He added that he had talked to KMT vice-chair Chan Chuen-pao about the story and the symbolic importance of the plane trees, and that Chan had fully agreed and promised to pass the information on to Taiwanese leader and KMT chairman Ma Ying-jeou.
According to United Daily, on March 17 Qiu Yi proposed to the KMT standing committee that the Association for Relations Across the Taiwan Straits and the Straits Exchange Foundation (the bodies set up by both sides to handle technical or business matters between the two sides) be used to deal with the issue. Some days later, netizens in mainland China arranged a march in defence of the trees, saying that if they could survive the Nanjing Massacre – the period following Japan’s 1937 capture of the city, during which hundreds of thousands of its inhabitants were killed – they could survive a subway scheme.
Qiu said he had spoken on the phone to Nanjing mayor Li Jianye, who had given assurances he would handle the situation appropriately. But a subsequent press release from the Nanjing government indicated little had been done to quell concerns.
The local authorities explained that the trees were not being felled, but rather moved for replanting. But public anger remained strong. Chief reporter at Nanjing Times Zhu Fulin followed up on a story from 2006, when 190 sycamores were moved during construction of Nanjing’s subway line 2. He discovered that, of 83 trees moved to a nursery in Baixia district, 68 had died. The largest, a sycamore with a 2.8 metre circumference, was 80 years old. When moving the trees in April 2006, the parks and greenery authorities promised that 80% would survive. Instead, 80% had perished.
According to Southern Weekend, head of the local landscaping bureau Xie Zilai promised in 2006 that not one of 190 large trees being moved would die: “Contracts will be signed and, if any die, questions will be asked.” The trees can’t be moved back now, and nobody is interested in following up on Xie’s promise. In any case, he has moved jobs.
Writing on his microblog, Zhu Fulin said: “We don’t just want the government to move fewer trees – more than that, we want it set up urban-management mechanisms that permit public participation. We’re not obsessed with the 80% death rate; we just want to know where the taxpayers’ money went.”
The March 17 issue of Southern Weekend looked back at the construction of the subway line 2 five years ago, finding that greater transparency had resulted in less controversy. Before the trees were moved for that project, the subway and landscaping authorities published details of the plans in the media and held a press conference on measures being taken to protect the trees. To make sure the process went smoothly, even the numbers of trees to be moved for each station was published, as well as the times at which they were to be moved. But the construction of subway line 3 has not involved the same degree of consultation or publication of information.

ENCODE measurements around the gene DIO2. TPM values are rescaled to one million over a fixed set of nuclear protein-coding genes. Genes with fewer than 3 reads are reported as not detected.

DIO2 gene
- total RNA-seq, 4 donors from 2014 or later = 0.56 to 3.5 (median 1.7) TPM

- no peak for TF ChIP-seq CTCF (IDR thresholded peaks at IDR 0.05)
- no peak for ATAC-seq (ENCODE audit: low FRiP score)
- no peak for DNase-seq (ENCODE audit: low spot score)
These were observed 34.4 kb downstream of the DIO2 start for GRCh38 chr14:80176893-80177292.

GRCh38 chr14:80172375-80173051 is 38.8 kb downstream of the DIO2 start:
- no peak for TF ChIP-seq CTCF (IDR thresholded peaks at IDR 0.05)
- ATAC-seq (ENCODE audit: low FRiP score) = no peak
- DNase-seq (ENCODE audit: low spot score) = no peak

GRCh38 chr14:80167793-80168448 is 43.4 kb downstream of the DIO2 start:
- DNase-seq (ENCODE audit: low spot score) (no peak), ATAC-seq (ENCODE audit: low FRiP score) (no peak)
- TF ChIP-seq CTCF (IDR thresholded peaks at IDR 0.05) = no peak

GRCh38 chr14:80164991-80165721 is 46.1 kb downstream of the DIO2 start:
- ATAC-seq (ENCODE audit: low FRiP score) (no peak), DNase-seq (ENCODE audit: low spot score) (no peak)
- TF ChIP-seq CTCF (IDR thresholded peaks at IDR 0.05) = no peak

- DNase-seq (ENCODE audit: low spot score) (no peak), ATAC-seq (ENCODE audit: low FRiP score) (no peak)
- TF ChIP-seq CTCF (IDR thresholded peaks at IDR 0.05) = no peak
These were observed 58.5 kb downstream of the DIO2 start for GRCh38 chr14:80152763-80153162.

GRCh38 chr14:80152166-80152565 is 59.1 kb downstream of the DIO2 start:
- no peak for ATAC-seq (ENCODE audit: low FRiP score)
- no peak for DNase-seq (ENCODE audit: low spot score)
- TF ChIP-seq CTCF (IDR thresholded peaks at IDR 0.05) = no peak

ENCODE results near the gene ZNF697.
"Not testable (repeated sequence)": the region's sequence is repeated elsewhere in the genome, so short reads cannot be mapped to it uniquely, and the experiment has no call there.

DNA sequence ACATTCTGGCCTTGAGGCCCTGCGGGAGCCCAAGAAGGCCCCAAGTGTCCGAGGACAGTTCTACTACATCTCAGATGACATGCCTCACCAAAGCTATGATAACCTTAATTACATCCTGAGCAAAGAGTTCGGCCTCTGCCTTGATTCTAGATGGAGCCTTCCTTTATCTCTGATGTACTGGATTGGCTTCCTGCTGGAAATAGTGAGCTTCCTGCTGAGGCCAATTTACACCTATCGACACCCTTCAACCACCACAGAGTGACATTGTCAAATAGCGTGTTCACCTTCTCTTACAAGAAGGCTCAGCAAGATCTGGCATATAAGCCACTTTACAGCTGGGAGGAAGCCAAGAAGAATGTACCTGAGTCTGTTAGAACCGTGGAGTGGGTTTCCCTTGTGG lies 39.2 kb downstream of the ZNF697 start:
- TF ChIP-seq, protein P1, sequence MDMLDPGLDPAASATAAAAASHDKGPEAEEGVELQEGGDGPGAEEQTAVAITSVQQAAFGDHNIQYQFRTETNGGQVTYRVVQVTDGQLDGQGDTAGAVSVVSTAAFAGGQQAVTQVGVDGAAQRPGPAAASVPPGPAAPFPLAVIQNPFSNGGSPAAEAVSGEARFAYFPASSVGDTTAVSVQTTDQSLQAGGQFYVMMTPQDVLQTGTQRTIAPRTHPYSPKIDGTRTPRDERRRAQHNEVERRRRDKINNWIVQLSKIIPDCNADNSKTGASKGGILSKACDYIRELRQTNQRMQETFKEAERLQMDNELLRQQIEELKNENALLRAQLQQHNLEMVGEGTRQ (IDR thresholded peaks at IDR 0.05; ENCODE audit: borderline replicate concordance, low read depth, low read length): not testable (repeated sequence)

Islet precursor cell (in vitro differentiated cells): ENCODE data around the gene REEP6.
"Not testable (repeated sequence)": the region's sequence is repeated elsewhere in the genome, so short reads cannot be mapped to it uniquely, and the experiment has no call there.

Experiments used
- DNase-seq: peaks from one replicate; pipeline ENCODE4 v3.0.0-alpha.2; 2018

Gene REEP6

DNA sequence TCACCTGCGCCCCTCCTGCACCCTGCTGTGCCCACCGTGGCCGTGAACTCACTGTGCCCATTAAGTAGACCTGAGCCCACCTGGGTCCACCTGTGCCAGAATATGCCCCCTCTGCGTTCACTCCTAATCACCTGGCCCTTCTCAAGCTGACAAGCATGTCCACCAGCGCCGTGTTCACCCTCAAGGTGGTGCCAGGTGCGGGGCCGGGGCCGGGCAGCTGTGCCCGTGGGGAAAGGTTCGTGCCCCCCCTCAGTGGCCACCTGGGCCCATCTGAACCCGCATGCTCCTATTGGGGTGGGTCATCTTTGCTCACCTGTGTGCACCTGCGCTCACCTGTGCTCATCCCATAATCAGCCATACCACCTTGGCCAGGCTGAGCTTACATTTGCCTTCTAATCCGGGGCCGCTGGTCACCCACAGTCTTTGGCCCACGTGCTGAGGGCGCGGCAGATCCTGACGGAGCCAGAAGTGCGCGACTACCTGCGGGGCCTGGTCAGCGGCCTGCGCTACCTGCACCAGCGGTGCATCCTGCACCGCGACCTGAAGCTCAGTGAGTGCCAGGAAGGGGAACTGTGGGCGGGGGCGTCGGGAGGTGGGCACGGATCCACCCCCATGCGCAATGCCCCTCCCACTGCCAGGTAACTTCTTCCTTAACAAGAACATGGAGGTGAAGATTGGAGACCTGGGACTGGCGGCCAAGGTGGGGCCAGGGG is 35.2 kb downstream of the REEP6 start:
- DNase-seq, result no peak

Facing pressure, on March 15 the city government finally responded, saying it would improve plans to protect the trees. And, on March 18, the government said it was halting tree-moving activities while it reviews and optimises the plan. Li Chunhua said that Green Stone is actively working to form a group consisting of NGOs, the media, experts and the public, to work as a third-party participant reflecting public wishes in government planning.
According to a March 22 report in 21st Century Herald, a document drawn up by several different departments in the Nanjing government and submitted to the Nanjing People’s Congress for consideration, recommends that Nanjing be the first city to implement new “green cities” legislation.
Tensions between rapid urbanisation and environmental and cultural protection are common throughout China. Academic Xiong Peiyun said: “The days of ‘violent revolution’ may be fading, but ‘violent construction’ is everywhere. If it wasn’t for these huge protests, every tree in Nanjing might have ended up being felled. The logic of ‘violent construction’ is simple – if nobody protests when 3,000 trees are felled, next it will be 30,000, and then 300,000 after that.”
Homepage image from boo shows an uprooted plane tree in Nanjing.